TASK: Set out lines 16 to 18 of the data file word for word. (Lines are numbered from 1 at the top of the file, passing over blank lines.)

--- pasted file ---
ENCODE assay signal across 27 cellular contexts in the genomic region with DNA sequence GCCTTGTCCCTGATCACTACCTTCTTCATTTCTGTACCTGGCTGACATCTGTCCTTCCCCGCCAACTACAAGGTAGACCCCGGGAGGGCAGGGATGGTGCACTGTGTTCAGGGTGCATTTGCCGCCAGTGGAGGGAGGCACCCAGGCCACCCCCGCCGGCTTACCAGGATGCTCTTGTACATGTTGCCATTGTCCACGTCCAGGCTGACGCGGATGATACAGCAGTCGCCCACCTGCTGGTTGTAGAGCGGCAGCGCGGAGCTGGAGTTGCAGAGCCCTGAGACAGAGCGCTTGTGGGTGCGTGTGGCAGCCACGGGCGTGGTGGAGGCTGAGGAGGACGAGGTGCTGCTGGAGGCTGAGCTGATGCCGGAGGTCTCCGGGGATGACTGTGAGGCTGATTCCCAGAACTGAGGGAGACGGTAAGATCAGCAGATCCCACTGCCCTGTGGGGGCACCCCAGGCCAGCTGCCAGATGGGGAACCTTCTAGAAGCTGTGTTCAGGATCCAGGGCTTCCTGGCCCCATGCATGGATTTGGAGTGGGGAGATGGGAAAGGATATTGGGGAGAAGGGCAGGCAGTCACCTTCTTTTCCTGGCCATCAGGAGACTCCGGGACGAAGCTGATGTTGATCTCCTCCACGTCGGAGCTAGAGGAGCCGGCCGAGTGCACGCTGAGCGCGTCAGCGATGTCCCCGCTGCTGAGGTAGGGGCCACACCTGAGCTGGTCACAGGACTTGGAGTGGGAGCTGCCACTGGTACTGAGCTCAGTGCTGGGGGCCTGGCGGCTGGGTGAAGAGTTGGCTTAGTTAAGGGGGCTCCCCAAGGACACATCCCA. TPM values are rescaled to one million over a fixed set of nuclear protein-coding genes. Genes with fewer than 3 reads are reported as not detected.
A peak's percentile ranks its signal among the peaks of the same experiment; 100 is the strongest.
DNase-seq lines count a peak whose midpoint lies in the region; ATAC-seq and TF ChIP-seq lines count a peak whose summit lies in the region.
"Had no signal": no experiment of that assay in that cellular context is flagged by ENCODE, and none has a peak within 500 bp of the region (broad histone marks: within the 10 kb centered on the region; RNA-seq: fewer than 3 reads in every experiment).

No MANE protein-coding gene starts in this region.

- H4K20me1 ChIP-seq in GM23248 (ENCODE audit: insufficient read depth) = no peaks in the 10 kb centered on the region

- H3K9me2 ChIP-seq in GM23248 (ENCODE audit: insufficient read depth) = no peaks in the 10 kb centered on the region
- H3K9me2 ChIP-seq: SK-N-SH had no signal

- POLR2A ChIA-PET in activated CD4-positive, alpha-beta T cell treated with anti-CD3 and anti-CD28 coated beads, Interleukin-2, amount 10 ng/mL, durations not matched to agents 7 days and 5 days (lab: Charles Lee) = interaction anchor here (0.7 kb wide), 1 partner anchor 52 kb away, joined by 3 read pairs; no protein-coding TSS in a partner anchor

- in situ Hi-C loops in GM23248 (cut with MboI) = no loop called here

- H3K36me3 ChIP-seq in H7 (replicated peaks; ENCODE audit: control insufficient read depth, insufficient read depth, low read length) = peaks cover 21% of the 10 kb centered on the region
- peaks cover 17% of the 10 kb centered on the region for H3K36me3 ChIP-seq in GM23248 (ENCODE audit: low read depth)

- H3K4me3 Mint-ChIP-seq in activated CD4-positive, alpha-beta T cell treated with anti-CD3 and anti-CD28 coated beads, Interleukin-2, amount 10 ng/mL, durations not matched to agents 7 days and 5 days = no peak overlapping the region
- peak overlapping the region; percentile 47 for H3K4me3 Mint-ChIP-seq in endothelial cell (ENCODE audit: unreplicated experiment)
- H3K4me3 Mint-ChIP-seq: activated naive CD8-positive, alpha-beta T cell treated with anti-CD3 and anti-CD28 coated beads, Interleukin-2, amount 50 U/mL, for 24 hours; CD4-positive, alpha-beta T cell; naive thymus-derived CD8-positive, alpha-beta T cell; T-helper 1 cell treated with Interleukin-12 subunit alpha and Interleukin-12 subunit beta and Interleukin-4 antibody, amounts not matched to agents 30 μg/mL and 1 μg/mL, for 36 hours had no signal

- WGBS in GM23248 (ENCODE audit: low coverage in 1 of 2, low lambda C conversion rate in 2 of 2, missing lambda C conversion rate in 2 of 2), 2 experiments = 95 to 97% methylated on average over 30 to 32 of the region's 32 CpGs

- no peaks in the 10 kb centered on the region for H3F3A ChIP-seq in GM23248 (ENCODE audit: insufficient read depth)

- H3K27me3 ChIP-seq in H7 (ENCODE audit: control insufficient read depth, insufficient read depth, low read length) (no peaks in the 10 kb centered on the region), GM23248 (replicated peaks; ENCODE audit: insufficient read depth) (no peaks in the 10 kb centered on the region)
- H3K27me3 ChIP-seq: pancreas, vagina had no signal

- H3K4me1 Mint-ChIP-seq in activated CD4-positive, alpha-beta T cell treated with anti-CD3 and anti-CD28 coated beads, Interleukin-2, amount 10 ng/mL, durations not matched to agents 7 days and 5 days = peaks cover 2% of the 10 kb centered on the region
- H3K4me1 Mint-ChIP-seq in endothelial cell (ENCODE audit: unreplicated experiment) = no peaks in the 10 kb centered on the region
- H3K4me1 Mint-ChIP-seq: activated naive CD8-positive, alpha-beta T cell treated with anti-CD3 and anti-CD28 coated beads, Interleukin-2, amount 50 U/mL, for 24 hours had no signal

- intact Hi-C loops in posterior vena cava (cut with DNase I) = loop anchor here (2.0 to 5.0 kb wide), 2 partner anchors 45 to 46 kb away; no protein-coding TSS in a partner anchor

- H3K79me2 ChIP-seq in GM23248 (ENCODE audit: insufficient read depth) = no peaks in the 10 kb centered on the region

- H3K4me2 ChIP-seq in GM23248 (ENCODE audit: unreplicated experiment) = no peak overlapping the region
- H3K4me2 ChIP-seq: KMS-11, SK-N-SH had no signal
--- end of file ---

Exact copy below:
- WGBS in GM23248 (ENCODE audit: low coverage in 1 of 2, low lambda C conversion rate in 2 of 2, missing lambda C conversion rate in 2 of 2), 2 experiments = 95 to 97% methylated on average over 30 to 32 of the region's 32 CpGs

- no peaks in the 10 kb centered on the region for H3F3A ChIP-seq in GM23248 (ENCODE audit: insufficient read depth)

- H3K27me3 ChIP-seq in H7 (ENCODE audit: control insufficient read depth, insufficient read depth, low read length) (no peaks in the 10 kb centered on the region), GM23248 (replicated peaks; ENCODE audit: insufficient read depth) (no peaks in the 10 kb centered on the region)